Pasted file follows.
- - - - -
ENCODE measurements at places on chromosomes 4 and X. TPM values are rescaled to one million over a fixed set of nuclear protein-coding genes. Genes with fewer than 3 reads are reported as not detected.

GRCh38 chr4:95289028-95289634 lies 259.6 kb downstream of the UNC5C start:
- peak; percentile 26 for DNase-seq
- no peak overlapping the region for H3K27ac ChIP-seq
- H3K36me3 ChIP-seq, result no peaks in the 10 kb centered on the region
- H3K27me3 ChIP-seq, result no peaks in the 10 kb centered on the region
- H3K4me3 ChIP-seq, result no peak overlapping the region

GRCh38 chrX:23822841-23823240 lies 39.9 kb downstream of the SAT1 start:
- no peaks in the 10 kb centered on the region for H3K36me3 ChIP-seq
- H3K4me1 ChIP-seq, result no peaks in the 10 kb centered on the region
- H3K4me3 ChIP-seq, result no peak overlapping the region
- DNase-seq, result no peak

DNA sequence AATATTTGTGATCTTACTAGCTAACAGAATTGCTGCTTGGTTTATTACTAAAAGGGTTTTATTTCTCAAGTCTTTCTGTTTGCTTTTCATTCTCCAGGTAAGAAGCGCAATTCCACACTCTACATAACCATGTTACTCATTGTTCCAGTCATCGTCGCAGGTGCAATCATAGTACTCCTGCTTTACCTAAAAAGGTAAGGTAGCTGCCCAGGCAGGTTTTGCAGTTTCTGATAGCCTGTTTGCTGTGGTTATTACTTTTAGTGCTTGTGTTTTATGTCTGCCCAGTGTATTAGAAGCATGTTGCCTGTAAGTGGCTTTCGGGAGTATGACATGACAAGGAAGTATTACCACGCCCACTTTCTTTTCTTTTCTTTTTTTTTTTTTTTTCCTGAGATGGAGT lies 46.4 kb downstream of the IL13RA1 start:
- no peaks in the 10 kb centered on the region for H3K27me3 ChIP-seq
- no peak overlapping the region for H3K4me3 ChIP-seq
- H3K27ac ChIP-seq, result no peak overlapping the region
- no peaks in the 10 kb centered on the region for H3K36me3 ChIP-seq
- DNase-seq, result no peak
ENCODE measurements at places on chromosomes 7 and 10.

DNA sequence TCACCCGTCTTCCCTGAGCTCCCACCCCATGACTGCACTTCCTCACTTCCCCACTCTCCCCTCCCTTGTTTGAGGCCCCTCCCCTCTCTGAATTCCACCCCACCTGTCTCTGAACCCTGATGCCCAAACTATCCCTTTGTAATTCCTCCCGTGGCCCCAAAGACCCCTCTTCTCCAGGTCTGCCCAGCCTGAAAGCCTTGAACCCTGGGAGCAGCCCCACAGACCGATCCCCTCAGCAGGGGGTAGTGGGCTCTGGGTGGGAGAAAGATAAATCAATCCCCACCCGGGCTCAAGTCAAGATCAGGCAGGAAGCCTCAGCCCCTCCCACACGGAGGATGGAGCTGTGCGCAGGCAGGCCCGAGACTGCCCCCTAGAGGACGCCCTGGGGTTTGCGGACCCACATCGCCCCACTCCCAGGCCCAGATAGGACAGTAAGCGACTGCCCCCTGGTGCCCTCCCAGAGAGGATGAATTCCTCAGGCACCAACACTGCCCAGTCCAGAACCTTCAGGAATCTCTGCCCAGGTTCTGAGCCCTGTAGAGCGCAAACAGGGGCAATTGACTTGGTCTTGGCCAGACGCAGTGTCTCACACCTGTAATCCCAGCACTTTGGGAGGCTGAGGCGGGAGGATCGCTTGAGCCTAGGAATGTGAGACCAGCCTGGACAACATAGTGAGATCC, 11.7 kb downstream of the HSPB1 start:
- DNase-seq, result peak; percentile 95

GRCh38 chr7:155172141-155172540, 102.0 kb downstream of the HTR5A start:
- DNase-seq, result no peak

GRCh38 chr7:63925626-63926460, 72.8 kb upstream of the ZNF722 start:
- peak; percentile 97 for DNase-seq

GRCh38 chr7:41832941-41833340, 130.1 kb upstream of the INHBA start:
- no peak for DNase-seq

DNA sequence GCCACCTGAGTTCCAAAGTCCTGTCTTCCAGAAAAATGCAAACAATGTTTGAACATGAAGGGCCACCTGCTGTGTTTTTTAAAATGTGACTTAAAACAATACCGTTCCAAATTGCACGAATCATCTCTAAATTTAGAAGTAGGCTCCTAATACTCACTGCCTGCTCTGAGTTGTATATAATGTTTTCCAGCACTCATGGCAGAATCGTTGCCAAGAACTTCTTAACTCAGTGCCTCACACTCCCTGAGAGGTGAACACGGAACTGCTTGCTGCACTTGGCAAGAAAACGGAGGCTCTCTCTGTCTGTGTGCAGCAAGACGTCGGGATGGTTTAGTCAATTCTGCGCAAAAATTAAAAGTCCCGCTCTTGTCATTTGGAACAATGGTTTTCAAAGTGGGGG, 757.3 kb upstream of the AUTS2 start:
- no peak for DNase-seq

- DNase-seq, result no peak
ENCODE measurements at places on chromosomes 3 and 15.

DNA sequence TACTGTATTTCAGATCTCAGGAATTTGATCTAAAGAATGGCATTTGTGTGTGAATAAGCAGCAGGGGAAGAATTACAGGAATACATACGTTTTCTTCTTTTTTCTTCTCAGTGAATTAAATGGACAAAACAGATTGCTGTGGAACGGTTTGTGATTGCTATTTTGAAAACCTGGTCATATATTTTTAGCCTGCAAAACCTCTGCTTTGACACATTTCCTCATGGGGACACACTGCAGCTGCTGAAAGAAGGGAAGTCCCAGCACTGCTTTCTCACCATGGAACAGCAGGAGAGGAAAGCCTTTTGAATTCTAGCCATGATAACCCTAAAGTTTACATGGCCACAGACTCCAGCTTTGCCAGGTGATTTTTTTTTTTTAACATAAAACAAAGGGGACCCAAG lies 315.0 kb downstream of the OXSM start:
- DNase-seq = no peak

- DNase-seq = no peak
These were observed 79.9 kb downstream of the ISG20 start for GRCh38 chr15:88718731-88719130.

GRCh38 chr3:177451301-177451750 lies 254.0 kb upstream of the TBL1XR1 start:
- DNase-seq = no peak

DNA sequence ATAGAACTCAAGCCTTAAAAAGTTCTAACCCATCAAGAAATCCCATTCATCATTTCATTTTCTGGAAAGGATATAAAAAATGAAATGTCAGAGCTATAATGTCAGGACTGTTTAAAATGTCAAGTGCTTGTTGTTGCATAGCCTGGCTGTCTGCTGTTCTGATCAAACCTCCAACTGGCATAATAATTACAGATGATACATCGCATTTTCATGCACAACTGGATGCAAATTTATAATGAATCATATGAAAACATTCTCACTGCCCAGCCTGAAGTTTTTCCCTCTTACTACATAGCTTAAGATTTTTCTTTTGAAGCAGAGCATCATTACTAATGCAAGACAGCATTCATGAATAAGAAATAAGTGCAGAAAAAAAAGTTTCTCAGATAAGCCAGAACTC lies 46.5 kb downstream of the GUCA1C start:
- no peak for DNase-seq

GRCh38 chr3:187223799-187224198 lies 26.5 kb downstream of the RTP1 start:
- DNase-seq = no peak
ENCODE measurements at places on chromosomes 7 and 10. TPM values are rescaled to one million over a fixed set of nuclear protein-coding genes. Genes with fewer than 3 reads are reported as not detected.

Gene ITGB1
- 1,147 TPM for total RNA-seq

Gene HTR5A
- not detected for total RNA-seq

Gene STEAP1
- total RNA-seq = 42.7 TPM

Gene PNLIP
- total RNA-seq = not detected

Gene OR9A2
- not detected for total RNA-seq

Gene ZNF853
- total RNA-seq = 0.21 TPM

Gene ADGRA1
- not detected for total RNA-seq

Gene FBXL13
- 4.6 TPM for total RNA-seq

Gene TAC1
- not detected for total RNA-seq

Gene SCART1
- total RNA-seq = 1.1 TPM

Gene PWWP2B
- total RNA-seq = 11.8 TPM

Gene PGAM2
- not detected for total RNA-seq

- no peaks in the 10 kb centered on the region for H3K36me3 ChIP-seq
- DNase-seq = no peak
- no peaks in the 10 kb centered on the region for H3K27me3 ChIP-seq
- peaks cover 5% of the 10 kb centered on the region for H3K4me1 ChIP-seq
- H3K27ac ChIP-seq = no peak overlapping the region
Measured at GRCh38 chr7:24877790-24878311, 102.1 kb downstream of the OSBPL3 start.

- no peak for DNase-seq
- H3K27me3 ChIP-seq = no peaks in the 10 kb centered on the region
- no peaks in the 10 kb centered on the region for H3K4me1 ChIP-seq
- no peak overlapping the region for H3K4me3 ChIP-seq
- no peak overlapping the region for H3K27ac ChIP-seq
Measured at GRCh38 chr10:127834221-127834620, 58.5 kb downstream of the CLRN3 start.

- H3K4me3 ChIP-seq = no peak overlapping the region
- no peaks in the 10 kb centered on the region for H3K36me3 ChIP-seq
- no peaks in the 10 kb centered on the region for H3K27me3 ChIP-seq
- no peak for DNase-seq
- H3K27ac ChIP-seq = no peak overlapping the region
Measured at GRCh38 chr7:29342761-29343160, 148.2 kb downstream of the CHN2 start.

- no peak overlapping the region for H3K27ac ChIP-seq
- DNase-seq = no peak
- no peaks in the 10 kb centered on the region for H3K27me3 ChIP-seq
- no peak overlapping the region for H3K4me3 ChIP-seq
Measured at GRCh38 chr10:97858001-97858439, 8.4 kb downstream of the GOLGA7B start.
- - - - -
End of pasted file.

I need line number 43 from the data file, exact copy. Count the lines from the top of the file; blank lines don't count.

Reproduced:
Gene ITGB1